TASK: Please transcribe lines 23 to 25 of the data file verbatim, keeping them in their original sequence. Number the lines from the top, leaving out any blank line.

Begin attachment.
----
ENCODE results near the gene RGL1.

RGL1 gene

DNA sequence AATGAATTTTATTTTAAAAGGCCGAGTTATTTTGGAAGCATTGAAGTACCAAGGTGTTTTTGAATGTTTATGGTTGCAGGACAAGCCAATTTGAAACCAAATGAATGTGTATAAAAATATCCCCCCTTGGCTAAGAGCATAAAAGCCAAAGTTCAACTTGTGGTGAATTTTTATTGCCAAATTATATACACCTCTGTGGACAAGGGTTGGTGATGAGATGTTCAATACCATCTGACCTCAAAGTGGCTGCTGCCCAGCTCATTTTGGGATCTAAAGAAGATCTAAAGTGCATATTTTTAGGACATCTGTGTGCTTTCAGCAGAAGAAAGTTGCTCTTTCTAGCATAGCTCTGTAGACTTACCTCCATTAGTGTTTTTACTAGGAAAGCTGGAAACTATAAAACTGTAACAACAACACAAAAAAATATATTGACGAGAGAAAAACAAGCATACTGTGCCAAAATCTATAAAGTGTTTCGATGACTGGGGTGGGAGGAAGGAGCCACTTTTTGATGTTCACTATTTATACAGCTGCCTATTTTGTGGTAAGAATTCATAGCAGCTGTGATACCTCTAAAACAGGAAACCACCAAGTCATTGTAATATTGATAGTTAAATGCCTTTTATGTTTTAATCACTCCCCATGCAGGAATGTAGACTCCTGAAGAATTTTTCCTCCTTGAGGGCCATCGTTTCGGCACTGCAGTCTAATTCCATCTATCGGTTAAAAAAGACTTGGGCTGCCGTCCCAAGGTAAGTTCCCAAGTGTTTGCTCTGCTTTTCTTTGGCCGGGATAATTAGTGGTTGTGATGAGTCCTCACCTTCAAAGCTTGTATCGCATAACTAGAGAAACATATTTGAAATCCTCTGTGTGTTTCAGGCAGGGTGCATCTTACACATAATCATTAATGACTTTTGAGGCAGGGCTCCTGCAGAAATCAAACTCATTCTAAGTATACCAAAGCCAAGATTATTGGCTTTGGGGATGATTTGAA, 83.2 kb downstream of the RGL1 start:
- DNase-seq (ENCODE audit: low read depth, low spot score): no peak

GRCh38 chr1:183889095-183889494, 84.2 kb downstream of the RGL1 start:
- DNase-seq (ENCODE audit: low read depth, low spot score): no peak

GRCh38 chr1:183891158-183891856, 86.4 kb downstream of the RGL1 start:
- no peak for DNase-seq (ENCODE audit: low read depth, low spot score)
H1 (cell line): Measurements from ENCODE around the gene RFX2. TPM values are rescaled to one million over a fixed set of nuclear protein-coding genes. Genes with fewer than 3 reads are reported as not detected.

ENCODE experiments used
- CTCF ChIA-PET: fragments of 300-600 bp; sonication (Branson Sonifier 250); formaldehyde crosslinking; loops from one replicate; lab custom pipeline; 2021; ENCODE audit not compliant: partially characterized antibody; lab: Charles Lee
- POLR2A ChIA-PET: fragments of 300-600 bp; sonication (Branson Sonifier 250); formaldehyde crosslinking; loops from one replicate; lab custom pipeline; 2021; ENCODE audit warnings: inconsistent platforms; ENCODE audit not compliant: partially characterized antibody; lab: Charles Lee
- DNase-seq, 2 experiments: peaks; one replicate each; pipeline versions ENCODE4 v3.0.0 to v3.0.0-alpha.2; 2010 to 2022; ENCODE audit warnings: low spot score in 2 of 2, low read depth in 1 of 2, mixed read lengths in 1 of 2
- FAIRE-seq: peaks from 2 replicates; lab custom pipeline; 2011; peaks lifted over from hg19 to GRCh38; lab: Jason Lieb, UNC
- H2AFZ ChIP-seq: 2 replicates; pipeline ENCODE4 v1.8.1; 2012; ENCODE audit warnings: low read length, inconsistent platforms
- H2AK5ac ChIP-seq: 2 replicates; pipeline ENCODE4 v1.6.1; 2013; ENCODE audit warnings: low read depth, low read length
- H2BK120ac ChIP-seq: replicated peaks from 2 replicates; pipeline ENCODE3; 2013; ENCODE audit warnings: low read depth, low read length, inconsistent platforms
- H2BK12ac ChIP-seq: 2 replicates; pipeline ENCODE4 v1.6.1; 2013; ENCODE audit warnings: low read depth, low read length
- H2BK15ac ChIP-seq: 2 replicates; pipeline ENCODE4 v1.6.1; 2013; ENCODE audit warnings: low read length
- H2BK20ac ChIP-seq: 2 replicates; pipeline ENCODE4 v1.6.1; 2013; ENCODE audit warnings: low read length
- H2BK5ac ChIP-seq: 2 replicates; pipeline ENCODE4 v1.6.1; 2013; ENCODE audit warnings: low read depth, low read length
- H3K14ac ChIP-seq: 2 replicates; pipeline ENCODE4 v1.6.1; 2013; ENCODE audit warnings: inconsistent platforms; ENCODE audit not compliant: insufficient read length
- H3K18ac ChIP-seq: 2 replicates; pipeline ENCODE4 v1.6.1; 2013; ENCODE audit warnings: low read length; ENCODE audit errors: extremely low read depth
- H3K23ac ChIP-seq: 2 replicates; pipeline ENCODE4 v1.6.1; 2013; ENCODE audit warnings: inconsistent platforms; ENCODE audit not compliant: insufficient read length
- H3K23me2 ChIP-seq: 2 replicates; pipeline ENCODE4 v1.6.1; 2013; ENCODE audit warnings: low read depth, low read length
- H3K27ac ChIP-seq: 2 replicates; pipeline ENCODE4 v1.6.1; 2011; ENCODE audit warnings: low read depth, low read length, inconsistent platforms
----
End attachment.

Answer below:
- H3K18ac ChIP-seq: 2 replicates; pipeline ENCODE4 v1.6.1; 2013; ENCODE audit warnings: low read length; ENCODE audit errors: extremely low read depth
- H3K23ac ChIP-seq: 2 replicates; pipeline ENCODE4 v1.6.1; 2013; ENCODE audit warnings: inconsistent platforms; ENCODE audit not compliant: insufficient read length
- H3K23me2 ChIP-seq: 2 replicates; pipeline ENCODE4 v1.6.1; 2013; ENCODE audit warnings: low read depth, low read length